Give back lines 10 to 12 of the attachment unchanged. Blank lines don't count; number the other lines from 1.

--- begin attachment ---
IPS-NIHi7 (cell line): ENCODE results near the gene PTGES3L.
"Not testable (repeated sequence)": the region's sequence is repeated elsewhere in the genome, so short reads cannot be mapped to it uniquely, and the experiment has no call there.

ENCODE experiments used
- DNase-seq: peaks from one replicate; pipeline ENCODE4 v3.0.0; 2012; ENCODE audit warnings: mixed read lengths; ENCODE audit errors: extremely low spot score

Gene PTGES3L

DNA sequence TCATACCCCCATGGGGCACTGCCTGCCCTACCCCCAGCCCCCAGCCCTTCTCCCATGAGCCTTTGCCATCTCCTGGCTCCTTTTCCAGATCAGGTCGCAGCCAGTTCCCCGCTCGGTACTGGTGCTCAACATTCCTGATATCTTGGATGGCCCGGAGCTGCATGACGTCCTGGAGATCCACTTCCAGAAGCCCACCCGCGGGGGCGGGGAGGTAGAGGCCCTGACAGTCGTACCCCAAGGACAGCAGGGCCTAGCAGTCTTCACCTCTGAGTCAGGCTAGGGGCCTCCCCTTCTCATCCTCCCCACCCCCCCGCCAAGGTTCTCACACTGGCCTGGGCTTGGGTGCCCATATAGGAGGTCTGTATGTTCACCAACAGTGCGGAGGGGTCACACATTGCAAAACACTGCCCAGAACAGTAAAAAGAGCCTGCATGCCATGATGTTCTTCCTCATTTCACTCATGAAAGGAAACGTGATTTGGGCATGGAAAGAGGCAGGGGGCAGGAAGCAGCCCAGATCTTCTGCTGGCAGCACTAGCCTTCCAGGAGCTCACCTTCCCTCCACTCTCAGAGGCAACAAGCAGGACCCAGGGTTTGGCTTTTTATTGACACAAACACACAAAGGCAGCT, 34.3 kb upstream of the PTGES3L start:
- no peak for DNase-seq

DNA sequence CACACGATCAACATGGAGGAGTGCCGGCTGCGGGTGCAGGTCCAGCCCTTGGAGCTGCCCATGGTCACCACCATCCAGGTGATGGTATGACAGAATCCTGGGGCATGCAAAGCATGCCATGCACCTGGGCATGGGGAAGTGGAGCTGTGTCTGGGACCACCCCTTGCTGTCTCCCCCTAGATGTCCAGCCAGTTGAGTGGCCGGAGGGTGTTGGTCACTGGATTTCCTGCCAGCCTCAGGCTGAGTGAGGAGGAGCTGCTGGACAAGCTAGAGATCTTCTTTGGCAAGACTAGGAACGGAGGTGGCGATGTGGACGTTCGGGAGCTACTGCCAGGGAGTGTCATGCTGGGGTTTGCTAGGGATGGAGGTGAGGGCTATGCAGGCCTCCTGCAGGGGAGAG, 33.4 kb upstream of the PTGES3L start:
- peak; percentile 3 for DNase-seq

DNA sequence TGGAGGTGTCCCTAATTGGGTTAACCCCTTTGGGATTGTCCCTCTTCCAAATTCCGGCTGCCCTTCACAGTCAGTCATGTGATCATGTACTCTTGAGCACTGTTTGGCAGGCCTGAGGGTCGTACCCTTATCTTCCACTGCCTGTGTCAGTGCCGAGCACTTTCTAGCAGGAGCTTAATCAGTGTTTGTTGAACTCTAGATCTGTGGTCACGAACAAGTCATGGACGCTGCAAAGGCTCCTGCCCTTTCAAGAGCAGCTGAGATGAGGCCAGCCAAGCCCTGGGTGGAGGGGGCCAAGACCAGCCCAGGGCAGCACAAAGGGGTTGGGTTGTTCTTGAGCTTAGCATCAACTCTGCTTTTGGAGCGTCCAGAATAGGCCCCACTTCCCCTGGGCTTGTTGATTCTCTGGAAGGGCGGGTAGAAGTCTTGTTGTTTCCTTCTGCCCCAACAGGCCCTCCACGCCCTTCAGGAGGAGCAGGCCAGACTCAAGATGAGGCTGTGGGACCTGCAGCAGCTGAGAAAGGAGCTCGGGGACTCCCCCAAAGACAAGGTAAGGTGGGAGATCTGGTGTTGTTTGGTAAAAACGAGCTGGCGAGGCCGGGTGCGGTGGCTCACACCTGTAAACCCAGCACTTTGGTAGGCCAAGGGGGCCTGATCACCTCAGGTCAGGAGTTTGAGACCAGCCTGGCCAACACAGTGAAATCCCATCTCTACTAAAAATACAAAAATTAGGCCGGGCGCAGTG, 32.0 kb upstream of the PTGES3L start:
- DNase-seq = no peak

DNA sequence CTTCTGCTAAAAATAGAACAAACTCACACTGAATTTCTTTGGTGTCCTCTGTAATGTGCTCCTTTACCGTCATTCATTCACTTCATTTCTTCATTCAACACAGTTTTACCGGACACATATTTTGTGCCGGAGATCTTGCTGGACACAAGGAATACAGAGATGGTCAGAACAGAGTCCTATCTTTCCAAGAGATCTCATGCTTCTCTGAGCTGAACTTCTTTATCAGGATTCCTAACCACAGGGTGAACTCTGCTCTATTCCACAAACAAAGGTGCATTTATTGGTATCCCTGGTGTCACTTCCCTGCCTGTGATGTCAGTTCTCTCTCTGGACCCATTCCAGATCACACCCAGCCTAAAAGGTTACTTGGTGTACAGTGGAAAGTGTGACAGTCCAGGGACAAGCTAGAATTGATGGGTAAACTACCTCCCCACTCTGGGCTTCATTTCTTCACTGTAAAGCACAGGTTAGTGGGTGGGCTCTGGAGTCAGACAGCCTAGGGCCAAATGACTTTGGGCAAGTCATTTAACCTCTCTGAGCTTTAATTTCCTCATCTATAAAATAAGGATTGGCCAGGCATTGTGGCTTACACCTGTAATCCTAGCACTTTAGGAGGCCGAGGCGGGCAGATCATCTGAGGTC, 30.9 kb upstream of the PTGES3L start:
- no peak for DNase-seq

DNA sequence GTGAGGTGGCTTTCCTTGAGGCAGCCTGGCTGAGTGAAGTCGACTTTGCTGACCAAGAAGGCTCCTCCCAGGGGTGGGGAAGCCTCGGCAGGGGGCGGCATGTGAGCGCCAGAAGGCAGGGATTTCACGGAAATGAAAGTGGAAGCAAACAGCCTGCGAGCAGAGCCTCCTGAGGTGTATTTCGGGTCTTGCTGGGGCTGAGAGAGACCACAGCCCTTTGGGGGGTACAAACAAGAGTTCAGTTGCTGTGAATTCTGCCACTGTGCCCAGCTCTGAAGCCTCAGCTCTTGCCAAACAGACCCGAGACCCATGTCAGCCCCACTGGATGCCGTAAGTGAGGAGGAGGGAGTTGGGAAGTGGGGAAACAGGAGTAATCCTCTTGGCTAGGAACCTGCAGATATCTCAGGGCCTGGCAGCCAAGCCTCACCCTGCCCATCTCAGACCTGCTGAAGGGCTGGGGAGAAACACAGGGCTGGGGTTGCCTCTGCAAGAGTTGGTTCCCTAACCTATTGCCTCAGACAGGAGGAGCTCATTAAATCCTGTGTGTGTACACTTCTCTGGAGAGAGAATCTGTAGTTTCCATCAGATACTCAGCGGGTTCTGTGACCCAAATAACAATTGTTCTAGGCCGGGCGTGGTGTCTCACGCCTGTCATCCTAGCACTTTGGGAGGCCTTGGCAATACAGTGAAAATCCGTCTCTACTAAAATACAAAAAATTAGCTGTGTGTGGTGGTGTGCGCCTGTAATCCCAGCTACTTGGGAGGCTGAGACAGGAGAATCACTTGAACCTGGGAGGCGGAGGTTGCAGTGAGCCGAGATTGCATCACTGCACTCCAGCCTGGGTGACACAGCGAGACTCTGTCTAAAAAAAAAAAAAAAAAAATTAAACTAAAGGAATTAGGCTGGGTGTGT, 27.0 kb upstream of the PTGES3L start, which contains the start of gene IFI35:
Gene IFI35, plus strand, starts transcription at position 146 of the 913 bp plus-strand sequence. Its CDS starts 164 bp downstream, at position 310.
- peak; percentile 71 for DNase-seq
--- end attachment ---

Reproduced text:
DNA sequence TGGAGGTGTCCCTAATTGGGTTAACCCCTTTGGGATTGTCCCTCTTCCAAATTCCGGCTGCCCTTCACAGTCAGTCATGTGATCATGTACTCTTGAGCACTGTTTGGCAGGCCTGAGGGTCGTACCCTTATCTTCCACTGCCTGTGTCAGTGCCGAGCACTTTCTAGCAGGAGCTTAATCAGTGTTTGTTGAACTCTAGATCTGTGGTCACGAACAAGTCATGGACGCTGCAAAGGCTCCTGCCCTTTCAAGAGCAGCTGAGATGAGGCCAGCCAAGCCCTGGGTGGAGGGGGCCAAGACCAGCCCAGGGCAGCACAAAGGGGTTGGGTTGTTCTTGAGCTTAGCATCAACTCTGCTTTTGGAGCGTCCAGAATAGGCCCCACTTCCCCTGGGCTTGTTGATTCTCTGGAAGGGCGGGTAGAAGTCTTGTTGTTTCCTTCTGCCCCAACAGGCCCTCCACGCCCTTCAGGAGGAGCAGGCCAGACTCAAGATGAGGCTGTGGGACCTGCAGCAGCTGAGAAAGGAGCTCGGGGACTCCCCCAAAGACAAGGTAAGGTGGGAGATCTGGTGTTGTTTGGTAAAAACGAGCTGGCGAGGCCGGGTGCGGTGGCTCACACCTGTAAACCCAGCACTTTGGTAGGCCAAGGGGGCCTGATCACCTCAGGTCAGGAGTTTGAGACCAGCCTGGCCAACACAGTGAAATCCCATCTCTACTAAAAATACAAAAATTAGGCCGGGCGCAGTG, 32.0 kb upstream of the PTGES3L start:
- DNase-seq = no peak

DNA sequence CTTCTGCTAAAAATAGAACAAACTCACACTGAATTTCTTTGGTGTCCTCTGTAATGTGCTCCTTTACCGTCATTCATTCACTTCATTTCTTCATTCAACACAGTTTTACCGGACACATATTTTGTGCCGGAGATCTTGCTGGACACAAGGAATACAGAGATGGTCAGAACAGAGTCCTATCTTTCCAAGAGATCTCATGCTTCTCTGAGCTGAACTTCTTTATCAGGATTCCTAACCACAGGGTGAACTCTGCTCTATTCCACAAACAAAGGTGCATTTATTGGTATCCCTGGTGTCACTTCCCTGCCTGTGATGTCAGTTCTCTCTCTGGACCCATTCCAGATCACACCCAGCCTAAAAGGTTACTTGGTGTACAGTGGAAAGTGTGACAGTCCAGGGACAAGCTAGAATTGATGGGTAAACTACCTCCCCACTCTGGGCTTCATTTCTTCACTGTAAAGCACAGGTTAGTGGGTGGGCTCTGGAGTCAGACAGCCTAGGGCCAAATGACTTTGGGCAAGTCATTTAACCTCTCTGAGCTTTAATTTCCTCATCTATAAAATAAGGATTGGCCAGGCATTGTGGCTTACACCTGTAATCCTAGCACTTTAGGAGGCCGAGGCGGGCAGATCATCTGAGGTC, 30.9 kb upstream of the PTGES3L start: